“A machinist for Disneyland was critically hurt earlier this month in an accident at the theme park’s Space Mountain ride,” according to the Los Angeles Times.
According to the L.A. Times:
Details of the incident were still unclear.
Suzi Brown of the Disneyland Resort said the ride did not malfunction and that “it was cleared for normal operation.”
The Oct. 3 accident occurred as the machinist was testing a vehicle on the popular high-speed ride, said Patricia Ortiz, a California Division of Occupational Safety and Health spokeswoman.
Here are a few more details about the accident, courtesy of the O.C. Register:
Anaheim Fire Department personnel responded to the park at 9:43 p.m. and transported the employee to the hospital, said Maria Sabol, a department spokeswoman.
One thing I learned while working at Disneyland’s safety department was that they don’t use a traditional Lock Out Tag Out system, in which you would de-energize a system prior to working on it. I found a website that explains the system they do use rather well. Here is an excerpt:
I was on the Indiana Jones ride recently when the entire ride shut down. The car I was in stopped just before entering one of the doors. Flood lights were immediately turned on and cast members grabbed step-stools and ran into the attraction to begin evacuating guests. I looked to the left and saw an interesting system for tracking the cast members who entered the ride. There is a large board with approximately 50 metal looking tags (about 4 x6 inches each). Each tag had a number on it and was hanging on a hook. As each cast member prepared to enter the ride, they took a certain tag/number and used chalk to write their name and the time (I believe) in the space where the tag hangs. There was a sign above the tag board which basically warned cast members that entering the attraction without a tag would be reason for dismissal. Of course, the entire board was designed to fit quite well with the theme of the attraction. Those of us who were removed from the ride were taken through a passageway where we waited to re-board the ride. After about a 1/2 hour, they decided the ride wouldn’t be operating again for at least an hour and a 1/2 and gave every party a ticket to bypass the line at Indiana Jones or any other ride on that day only. I was on my way home at the time, so the cast member was kind enough to leave the date line blank so I can use it on my next visit.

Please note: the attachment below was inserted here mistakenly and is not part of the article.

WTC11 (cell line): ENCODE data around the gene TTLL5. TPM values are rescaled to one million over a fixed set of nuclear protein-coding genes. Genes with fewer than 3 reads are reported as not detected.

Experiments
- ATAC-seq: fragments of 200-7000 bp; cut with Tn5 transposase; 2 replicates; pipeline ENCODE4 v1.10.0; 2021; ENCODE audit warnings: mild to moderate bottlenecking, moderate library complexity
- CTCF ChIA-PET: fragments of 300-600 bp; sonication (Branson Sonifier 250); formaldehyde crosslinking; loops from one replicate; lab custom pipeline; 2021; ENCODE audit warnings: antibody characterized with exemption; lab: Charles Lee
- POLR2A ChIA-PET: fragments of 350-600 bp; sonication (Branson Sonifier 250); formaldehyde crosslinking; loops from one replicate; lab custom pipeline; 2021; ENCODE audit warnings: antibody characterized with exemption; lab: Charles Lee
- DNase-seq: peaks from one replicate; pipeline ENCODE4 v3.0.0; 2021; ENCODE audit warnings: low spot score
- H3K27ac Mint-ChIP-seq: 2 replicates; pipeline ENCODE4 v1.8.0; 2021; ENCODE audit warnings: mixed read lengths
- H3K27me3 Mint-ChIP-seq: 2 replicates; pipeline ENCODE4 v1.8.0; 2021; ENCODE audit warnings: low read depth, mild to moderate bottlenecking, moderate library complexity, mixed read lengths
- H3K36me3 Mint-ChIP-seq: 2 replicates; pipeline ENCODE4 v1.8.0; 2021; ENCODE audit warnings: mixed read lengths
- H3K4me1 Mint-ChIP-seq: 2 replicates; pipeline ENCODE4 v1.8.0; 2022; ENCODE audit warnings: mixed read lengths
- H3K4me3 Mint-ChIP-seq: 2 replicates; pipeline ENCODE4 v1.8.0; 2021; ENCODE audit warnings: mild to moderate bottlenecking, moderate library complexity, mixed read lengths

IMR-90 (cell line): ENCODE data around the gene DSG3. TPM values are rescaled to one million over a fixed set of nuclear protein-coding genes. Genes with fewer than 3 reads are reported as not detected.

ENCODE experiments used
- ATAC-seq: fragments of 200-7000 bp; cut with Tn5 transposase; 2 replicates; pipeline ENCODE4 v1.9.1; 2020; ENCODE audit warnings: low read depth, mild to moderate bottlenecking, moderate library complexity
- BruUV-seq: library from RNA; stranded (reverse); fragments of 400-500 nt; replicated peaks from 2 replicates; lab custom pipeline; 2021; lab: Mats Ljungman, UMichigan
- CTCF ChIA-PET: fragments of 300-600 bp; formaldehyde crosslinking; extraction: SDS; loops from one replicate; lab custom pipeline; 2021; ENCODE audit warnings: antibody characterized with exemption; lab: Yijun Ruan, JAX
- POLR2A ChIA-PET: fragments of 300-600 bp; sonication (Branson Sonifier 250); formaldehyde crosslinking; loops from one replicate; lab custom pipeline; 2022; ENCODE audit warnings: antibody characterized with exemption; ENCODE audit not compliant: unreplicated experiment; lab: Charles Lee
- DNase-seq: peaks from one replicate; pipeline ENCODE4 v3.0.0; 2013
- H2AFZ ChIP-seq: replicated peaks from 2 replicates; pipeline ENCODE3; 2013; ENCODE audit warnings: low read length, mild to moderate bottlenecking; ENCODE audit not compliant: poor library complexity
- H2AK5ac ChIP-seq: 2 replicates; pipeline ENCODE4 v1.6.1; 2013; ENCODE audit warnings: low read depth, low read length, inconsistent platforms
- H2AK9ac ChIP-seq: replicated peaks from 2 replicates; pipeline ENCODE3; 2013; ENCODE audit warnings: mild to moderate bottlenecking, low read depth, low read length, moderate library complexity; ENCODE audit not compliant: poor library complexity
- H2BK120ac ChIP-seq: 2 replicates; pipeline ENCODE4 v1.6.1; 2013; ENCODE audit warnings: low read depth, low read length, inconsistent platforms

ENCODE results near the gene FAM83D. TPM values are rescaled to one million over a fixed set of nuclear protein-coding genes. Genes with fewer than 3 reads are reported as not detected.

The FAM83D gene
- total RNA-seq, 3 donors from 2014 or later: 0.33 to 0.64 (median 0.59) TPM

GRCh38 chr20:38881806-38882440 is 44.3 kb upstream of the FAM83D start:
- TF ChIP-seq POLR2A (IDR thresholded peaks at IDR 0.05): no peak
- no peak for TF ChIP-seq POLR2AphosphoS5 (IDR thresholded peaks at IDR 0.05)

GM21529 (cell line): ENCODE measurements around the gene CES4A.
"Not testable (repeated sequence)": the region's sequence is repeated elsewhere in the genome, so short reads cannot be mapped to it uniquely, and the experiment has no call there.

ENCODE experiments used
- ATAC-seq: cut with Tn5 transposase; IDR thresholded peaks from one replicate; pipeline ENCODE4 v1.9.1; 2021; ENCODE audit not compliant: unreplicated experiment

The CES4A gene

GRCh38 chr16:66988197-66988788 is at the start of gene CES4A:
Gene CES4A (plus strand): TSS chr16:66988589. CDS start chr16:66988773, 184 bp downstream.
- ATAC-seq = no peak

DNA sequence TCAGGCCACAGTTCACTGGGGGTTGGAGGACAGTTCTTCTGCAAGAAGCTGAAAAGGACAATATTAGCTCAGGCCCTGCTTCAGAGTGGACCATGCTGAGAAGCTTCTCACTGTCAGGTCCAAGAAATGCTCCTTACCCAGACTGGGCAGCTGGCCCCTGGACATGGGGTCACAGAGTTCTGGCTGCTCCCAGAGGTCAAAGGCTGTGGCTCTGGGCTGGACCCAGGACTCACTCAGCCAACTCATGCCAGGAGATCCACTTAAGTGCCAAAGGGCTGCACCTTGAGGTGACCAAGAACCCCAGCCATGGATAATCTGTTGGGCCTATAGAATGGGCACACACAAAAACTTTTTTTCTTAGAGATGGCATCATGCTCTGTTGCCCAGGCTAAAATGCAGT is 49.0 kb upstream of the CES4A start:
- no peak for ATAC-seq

If you read through Disneyland’s and Disneyworld’s history of accidents you will see that employees are quite often injured under such circumstances and are also often exposed to falls, without protection.
In fact federal OSHA investigators “cited Walt Disney World for safety violations following a probe into the death of a resort mechanic that was killed while working on an Animal Kingdom roller coaster in 2011. Disney was fined $69,000. The company has not said whether it will challenge the report,” according to the Coaster Buzz blog.
Both Disney parks have huge safety departments so what gives? The truth is that the engineers and the entertainment managers often override the safety personnel’s recommendations. And the parks tend to design their systems to meet the minimum OSHA standards. They don’t, generally, even try to exceed them.
Our best wishes are extended to the latest injured employee.